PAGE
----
The first Saturday in May is World Labyrinth Day, a day worthy of celebration.
Thanks to a career in education I have had summers off, and during those three months of leisure I would try to spend one morning each week at the Shrine of Saint Therese walking the labyrinth. Since my graduation, I mean retirement, I have aimed to continue that practice.
On one early morning visit to the Shrine a young child approached the labyrinth from the path above it as I was walking. An adult from the lodge called out his name and the little boy immediately responded with “I’ve already done my self-care!” I had to smile. “My self-care.” Such a great expression. The adult caregiver wasn’t nagging the boy with reprimands to brush his teeth, wash his face, and comb his hair. All she did was say his name and he knew that she was checking on his taking responsibility for his own self-care which he proudly had done.
My visitor was soon bored with watching me walk the path laid out in front of me. A labyrinth, unlike a maze with its intersections demanding decisions from the walker, is designed as a single path to a center spot. The boy left to go explore our beautiful surroundings and I was left pondering the phrase “self-care.”
Walking the labyrinth on a regular basis fits into my definition of self-care. While walking, I am un-plugged i.e. no computer, no phone, no television. I am outside and away from the distractions that surround me at home like cleaning chores, yard work, or the pets. Not to say that there aren’t distractions as I walk the labyrinth. I wear a bright red windbreaker that the hummingbirds seem to like. On occasion, one of the resident Shrine cats thinks I want company and the eagles and ravens always have a running commentary going on. I smile at each of these as I keep my pace but I do pull up and stop walking when a whale sounds. That creature is one I am compelled to pay attention to!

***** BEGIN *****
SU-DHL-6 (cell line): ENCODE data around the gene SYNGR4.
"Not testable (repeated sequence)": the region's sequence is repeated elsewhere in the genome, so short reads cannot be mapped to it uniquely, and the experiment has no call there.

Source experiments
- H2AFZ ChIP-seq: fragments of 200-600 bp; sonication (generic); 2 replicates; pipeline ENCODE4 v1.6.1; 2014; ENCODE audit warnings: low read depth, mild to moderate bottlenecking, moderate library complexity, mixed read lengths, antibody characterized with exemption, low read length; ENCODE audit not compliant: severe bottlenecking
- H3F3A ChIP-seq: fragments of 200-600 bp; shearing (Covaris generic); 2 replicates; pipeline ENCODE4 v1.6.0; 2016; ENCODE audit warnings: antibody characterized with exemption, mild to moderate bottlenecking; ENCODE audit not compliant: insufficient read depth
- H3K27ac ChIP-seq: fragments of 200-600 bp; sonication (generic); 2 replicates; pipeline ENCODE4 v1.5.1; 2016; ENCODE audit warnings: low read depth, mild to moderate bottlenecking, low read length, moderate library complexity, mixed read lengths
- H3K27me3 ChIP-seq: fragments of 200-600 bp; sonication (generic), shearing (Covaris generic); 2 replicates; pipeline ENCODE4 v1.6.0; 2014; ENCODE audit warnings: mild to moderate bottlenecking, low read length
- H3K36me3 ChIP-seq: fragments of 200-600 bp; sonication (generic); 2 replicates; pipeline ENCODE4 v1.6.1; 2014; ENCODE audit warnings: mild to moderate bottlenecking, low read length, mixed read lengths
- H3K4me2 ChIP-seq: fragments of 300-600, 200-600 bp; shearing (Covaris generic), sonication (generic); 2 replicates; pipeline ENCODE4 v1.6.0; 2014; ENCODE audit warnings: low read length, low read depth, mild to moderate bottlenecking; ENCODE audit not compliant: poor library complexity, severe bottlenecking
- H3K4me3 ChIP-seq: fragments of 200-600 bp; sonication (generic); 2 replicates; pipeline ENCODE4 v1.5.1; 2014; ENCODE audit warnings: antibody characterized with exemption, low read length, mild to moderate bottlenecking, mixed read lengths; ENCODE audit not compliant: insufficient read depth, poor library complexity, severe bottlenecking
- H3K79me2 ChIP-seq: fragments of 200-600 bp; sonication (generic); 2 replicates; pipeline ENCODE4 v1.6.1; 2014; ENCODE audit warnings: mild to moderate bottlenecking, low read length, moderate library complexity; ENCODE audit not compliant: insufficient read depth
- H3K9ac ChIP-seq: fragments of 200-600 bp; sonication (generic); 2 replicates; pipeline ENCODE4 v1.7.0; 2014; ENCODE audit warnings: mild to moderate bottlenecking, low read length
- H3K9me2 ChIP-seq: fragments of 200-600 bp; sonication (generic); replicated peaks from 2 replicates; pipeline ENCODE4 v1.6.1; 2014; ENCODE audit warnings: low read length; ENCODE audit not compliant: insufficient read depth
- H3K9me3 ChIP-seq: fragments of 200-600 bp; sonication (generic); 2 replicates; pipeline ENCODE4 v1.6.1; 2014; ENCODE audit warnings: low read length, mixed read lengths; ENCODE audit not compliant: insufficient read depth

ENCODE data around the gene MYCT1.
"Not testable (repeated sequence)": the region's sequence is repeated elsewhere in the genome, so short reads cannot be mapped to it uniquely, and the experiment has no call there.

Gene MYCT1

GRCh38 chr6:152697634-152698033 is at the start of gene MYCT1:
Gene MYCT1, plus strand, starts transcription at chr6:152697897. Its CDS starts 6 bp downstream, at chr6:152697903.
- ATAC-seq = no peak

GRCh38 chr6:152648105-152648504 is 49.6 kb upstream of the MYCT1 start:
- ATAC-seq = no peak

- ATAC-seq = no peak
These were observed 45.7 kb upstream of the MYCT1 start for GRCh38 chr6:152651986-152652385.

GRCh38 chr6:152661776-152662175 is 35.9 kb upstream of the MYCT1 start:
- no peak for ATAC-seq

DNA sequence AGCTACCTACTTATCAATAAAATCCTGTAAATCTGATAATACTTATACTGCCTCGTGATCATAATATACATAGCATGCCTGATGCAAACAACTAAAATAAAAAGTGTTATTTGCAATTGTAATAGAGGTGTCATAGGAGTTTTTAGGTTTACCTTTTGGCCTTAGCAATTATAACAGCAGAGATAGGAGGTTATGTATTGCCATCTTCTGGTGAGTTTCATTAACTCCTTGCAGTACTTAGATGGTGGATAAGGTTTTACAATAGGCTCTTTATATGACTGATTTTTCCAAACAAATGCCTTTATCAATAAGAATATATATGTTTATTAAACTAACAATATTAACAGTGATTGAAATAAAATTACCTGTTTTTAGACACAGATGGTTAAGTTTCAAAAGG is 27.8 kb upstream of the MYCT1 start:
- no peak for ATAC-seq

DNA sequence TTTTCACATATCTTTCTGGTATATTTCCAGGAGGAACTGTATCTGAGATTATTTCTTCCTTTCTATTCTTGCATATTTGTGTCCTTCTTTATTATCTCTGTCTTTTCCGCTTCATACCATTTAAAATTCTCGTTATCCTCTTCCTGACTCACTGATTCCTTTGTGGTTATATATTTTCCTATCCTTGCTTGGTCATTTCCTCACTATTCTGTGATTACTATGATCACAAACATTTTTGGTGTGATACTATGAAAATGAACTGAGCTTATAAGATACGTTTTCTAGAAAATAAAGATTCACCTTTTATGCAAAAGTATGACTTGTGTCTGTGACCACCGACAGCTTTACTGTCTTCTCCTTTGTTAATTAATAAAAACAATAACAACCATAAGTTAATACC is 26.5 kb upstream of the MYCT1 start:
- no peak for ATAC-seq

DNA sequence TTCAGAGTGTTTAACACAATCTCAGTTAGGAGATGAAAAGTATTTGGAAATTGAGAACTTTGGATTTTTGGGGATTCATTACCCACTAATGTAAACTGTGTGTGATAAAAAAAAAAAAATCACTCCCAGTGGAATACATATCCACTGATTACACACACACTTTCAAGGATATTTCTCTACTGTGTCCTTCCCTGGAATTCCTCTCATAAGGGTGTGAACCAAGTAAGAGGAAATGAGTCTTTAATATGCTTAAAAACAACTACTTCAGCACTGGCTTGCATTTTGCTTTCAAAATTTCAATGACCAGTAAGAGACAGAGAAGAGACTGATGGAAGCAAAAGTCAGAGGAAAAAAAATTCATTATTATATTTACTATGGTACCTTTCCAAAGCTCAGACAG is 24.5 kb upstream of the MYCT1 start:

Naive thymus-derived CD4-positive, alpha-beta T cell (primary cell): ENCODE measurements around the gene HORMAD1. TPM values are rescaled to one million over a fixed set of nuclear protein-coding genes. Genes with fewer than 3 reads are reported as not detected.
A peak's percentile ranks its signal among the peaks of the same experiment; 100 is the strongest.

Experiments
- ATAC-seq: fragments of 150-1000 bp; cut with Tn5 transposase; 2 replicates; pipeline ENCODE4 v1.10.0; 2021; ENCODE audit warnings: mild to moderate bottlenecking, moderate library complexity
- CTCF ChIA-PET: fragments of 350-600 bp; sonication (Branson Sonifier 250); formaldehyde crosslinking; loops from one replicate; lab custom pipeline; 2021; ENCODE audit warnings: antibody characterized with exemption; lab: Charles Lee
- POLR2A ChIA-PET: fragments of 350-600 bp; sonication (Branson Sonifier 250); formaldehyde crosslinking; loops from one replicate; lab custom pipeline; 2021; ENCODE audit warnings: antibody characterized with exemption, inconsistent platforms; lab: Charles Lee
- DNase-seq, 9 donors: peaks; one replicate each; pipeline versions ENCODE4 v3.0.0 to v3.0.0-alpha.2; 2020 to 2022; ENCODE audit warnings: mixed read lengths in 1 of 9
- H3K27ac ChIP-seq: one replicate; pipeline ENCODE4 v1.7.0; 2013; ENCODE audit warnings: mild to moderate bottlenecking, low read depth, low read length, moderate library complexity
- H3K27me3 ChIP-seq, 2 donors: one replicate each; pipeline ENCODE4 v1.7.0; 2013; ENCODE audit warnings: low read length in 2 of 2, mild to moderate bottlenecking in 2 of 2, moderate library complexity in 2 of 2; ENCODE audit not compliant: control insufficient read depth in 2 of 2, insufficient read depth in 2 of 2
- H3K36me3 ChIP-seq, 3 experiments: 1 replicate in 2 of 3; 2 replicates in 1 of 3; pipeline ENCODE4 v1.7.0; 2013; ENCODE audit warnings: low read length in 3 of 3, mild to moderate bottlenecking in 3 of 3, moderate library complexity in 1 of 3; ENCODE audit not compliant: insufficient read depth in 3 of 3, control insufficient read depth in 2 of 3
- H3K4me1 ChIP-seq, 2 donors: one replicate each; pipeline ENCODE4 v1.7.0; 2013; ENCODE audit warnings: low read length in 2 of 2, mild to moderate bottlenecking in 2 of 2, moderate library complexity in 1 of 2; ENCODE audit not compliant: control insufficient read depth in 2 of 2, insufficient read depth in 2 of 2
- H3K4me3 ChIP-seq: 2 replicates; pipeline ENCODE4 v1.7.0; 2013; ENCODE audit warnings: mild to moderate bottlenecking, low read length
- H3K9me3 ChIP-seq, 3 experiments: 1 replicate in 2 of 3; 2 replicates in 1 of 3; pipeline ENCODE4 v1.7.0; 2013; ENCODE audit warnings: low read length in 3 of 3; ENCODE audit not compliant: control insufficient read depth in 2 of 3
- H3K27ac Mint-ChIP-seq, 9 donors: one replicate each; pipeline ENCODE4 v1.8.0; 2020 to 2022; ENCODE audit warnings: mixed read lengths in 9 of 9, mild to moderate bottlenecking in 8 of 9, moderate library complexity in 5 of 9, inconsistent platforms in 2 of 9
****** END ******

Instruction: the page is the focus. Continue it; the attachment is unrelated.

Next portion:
As I walk to the center of the labyrinth I meditate on the health and well-being of my family, friends and acquaintances. I think of them by name and the struggles they may be experiencing and I carry them in my heart with loving kindness. When I reach the center I acknowledge the intentions of fellow pilgrims as evidenced by the tokens left on the large boulder. On my way out of the labyrinth I focus on groups of people that I do not know but I know their work: first responders, educators, social workers, health care professionals, students, the elderly, the sick, the dying, hospice workers, domestic violence and sexual assault victims and workers, soldiers (no matter the uniform), our government workers and the list goes on.
I am often caught by surprise when the end of the path is in front of me. How did I get here so quickly? That’s when it is time to offer up thoughts of gratitude for all those who created and maintain the labyrinth and for the opportunity to practice self-care in this amazing environment that I am so blessed to live in. Self-care, I highly recommend it!
• Pat Mclear is a member of the Juneau Unitarian Universalist Fellowship (www.juuf.org).“Living & Growing” is a reoccurring column written by different authors and submitted by local clergy and spiritual leaders.